DIY 55-Watt Solar Light Bulb From An Ordinary Bottle Of Water

 Liter of Light Project by the Empowering People Network: DIY solar bulbs courtesy of EPNLiter of Light Project by the Empowering People Network: DIY solar bulbs courtesy of EPN

 

Solar products are pretty abundant right now. You can find countless gizmos, gadgets and inventions using the sun for the purpose of generating sustainable energy sufficient enough to power any number of devices. A lot of them, ironically, are designed to provide a light source. But what if you could make a DIY solar light with three simple ingredients that almost everyone already has lying about their house? Well, you can, but you probably don’t need to or you’re not going to want to. You see, you can make your own 55-watt light bulb in less than a minute and install it in under 30 (depending on the structure), but it’s doubtful you’ll want to make a hole in your roof to use it.

DIY Light Bulb


If you’ve got a thatched roof or shingled roof badly in need of repair, then this might be right up your alley. But, actually, that doesn’t have to be the case. While this DIY light bulb was created predominantly for inhabitants of third world countries or folks living without electricity, anyone can put the know-how to work. The concept is akin to a skylight, and hypothetically you could use it for a variety of applications like sheds, dugouts, lean-tos or cabins — anyplace a light source is needed and electricity may be lacking. Homesteaders and those shunning the technical life or looking for various ways to go green might even be interested in using these solar light bulbs.

 

Liter of Light Project by the Empowering People Network: Solar bulb "skylight" in 3 easy stepsLiter of Light Project by the Empowering People Network: Solar bulb "skylight" in 3 easy steps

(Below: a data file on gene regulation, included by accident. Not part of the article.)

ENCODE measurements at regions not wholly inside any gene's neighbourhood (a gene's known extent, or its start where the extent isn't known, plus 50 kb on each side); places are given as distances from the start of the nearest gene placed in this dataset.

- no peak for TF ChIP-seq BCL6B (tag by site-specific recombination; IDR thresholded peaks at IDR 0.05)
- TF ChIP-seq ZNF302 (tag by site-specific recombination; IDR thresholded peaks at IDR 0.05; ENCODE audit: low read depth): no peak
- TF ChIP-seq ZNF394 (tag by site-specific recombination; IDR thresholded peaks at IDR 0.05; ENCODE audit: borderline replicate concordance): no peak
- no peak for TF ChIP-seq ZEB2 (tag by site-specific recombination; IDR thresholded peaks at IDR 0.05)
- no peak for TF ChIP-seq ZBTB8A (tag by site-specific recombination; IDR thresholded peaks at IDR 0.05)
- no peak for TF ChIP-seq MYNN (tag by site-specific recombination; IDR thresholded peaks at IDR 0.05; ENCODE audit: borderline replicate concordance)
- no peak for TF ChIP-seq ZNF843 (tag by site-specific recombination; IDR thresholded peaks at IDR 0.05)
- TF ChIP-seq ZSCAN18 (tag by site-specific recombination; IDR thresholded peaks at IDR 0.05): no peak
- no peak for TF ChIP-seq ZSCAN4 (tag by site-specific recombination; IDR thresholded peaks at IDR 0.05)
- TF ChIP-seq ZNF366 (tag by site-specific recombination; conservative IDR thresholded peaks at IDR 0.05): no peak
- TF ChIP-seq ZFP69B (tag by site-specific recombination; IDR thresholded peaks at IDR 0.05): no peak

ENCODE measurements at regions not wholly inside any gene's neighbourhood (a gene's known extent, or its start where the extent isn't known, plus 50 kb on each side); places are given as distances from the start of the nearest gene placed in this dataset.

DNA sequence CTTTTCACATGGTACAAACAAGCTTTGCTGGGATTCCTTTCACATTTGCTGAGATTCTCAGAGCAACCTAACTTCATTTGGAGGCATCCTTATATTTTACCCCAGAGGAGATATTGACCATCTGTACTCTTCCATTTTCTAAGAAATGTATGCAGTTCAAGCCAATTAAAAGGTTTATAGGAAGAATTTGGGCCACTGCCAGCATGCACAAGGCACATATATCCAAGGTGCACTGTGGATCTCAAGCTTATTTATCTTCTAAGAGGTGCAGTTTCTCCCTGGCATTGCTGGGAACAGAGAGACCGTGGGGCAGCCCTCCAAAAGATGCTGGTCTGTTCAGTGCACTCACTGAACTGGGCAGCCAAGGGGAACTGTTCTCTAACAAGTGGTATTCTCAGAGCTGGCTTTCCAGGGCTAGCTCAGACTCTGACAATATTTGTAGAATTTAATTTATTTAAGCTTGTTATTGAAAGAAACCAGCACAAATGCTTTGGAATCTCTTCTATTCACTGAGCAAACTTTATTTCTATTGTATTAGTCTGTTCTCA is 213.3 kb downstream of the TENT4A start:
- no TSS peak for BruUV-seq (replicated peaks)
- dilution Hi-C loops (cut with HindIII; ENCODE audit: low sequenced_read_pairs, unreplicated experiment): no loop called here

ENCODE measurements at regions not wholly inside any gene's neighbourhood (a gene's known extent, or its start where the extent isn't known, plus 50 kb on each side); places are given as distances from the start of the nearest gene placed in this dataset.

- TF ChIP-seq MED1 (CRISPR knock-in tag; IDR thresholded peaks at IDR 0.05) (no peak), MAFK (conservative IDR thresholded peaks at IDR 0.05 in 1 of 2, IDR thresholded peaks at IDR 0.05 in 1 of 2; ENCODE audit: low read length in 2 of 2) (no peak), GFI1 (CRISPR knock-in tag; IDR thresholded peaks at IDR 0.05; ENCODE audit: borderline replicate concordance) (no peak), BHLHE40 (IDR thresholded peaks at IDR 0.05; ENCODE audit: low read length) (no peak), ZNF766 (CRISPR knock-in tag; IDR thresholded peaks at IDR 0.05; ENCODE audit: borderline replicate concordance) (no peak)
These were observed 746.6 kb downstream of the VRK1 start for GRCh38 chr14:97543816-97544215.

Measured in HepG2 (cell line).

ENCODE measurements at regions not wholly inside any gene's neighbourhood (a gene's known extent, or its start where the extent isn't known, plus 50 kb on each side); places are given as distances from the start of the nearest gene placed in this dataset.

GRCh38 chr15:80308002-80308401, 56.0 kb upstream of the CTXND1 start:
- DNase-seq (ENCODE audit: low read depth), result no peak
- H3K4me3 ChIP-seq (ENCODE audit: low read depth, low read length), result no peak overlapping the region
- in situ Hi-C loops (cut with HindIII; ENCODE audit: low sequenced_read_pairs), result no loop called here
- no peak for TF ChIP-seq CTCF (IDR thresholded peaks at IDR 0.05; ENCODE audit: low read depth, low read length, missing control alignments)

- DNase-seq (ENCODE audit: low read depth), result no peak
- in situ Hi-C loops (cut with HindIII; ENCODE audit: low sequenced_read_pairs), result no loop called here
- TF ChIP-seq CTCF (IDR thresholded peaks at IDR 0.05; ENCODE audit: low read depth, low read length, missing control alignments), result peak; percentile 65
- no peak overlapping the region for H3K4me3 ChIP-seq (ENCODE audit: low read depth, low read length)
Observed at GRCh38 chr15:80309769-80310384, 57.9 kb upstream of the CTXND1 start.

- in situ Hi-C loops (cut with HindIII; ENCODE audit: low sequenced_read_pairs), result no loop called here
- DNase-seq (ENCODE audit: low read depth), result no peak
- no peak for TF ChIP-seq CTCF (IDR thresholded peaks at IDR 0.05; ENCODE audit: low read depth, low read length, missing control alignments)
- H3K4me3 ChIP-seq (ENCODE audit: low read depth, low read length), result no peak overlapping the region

Wireless Lamps


So, how do you make one? Simple, get yourself an ordinary clear-plastic bottle, fill it with water (if it isn't already), add some chlorine (keeps the water clean) and then make a small hole in the roof of the structure you intend to use it in and place the bottle so that it’s half inside and half outside of the structure, exposing the upper portion to light. The principle this works on is that the sunlight from above gets diffracted by the water and spreads light throughout the room below. Surprisingly, during daylight hours, this DIY light fixture is capable of producing enough light to make it comparable to a 55-watt light bulb inside a darkened room.

Solar Powered Lights


Even on cloudy days there is still enough light getting inside the bottle for it to work, just not as brightly. In congested rural villages, where homes are literally side by side and almost on top of one another, the small windows they have are often times rendered useless due to the close proximity to one another. These areas are also usually lacking in electricity, period, much less reliable electricity. The idea and implementation of these solar lights originates with a group known as the Empowering People Network (EPN), and the project is known as Liter of Light, which “aims to provide an ecologically and economically sustainable source of light to underprivileged communities around the world.”

 

Liter of Light Project by the Empowering People Network: The solar "light bulb" is equivalent to 55-wattsLiter of Light Project by the Empowering People Network: The solar "light bulb" is equivalent to 55-watts

 

Prepping Ideas


According to EPN’s website, the origin of the Liter of Light project is said to be the Philippines, and that, “In Bangladesh a micro entrepreneurship model has successfully been tested and implemented and we are currently working on initiating the same concept in our latest projects in Kenya and in South Africa.” Another benefit is the estimation by the group that 1000 solar bulbs will save 20 tons of CO2. The use of these solar lights will undoubtedly appeal to preppers, survivalists, off-gridders and those interested in inexpensive, eco-friendly alternative energy options. If you’re going to try this, just remember to run a bead of sealant around the bottle on the roof to prevent leaks during rainstorms.
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